Skip to main content

Major government customer and management earnings forecasts

Abstract

This paper examines whether customer base composition in the US, that is, whether a firm’s major customers are government entities or publicly traded companies, affects the properties of its management earnings forecasts (MEFs). Using a sample of 1168 MEFs from 1998 to 2014, we find that firms whose major customers are government entities (i.e., government suppliers) issue more precise and more accurate MEFs than firms whose major customers are public companies (i.e., corporate suppliers). Moreover, when managers disclose negative information to the market, earnings forecasts issued by government suppliers have greater price impact than those issued by corporate suppliers. Collectively, our empirical results suggest that having major government customers has a positive impact on the quality of MEFs.

Introduction

The economic relationship between customers and suppliers has important implications for major corporate decision-making. For example, Kale and Shahrur (2007) and Banerjee et al. (2008) show that firms with a stronger customer–supplier relationship tend to maintain a lower debt ratio. Raman and Shahrur (2008) provide evidence that earnings management is used opportunistically to influence the perception of suppliers or customers about a firm’s prospects. Hui et al. (2012) find that when a firm’s suppliers or customers have greater bargaining power, the firm follows more conservative accounting practices and recognizes losses more quickly in its financial statements. Cen et al. (2017) document evidence that firms with a close customer–supplier relationship tend to engage in tax avoidance strategies that shift profits to tax haven subsidiaries and that tax benefits appear to explain such firms’ organizational decisions.Footnote 1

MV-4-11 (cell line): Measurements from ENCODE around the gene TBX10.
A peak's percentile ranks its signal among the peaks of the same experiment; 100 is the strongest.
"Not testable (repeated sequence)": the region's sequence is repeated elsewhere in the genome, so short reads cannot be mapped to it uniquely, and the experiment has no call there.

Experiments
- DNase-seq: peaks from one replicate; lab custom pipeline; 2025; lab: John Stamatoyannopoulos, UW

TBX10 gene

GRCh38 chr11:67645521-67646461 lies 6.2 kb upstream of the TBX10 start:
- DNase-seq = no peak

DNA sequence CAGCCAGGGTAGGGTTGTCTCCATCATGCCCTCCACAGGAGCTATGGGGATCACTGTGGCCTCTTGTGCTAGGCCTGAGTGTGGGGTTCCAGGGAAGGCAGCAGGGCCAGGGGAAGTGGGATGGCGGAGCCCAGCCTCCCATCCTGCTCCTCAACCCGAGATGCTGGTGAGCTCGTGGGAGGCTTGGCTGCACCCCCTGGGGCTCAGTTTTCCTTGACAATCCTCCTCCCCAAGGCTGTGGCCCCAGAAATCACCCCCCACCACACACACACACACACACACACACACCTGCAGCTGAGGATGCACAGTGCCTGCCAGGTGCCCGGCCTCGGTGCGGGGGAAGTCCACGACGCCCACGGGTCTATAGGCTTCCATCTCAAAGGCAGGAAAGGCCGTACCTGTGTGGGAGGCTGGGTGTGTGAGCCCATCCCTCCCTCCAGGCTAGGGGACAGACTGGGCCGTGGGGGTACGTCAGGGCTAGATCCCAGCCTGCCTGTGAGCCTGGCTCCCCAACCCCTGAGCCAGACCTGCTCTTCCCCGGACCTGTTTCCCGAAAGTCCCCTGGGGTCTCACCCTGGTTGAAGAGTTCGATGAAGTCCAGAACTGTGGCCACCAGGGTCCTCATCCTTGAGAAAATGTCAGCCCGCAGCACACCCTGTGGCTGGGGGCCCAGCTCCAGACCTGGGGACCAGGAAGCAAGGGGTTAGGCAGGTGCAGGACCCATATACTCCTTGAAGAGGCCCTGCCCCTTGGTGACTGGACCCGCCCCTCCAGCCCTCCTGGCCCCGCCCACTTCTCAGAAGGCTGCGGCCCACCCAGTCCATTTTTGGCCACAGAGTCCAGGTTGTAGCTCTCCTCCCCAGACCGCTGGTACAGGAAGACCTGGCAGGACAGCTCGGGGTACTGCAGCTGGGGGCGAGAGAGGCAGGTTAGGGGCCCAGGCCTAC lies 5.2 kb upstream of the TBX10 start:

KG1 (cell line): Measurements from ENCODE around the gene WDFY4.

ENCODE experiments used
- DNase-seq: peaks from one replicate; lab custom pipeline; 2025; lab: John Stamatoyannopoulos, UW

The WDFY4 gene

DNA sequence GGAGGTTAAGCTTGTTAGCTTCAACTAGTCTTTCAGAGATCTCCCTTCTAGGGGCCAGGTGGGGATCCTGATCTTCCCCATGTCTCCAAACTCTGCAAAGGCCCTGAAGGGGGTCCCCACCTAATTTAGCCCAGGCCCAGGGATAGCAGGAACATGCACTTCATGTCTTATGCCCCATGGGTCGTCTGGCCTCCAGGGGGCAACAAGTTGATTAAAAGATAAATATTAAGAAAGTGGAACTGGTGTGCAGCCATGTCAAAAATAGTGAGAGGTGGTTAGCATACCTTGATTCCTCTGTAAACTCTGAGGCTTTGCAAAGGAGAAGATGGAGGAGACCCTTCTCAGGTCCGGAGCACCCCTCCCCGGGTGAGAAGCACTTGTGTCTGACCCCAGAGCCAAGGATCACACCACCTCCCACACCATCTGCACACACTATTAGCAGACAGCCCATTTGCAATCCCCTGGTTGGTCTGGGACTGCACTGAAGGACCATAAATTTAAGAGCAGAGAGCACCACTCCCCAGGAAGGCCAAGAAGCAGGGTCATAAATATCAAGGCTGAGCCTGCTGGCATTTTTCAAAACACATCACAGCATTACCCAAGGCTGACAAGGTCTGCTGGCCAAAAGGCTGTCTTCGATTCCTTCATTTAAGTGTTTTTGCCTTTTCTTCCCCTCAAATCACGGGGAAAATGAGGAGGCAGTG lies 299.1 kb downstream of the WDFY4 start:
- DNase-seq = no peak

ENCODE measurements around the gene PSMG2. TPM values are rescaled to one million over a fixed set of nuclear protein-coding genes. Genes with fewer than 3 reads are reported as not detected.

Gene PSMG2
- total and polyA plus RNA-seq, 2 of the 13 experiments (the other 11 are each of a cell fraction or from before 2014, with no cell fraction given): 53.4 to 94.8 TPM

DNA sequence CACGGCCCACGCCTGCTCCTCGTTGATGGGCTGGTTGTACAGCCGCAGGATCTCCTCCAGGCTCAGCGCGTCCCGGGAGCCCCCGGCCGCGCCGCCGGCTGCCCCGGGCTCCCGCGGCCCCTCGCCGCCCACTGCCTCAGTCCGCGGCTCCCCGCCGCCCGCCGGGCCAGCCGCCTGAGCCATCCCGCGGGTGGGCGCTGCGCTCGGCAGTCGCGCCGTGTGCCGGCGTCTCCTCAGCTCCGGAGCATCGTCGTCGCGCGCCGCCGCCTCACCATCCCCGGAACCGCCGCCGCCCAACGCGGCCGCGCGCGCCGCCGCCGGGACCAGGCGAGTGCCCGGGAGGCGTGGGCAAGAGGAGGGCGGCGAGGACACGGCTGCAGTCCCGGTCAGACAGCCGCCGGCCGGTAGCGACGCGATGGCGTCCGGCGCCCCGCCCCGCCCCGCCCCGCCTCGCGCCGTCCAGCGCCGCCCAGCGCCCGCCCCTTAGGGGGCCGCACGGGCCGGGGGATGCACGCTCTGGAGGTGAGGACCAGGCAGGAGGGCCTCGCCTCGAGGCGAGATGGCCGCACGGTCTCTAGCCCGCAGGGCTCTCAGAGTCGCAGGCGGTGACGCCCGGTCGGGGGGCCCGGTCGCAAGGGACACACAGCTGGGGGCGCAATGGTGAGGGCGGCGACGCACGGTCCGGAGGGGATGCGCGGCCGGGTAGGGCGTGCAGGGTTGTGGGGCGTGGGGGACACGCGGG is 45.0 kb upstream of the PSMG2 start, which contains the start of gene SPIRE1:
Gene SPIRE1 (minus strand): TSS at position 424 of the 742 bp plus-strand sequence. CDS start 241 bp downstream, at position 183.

An emerging literature documents evidence of the influence of the U.S. government as a major customer on suppliers’ operating and financial outcomes. U.S. federal government spending constituted about 20% of U.S. gross domestic product (GDP) in the past four decades (Cohen and Li 2020). This is in line with the findings in Mills et al. (2013) and Dhaliwal et al. (2016) that U.S. federal government spending exceeded USD3.1 trillion between 2000 and 2008 and accounted for 23.2% of GDP in 2011. Ellis et al. (2012) show that, for firms that report government entities as major customers, government customers account for 33.3% of their total sales.Footnote 2 Banerjee et al. (2008) show that, for durable goods manufacturers, while sales to corporate customers have a significant negative effect on their debt ratio, sales to government customers have no such effect. Hui et al. (2012) and Dhaliwal et al. (2016) find that firms with major government customers tend to have more conservative accounting and lower cost of capital. Cohen and Li (2020) document that the concentration of major government customers has a positive effect on supplier profitability, whereas the concentration of major corporate customers has a negative effect.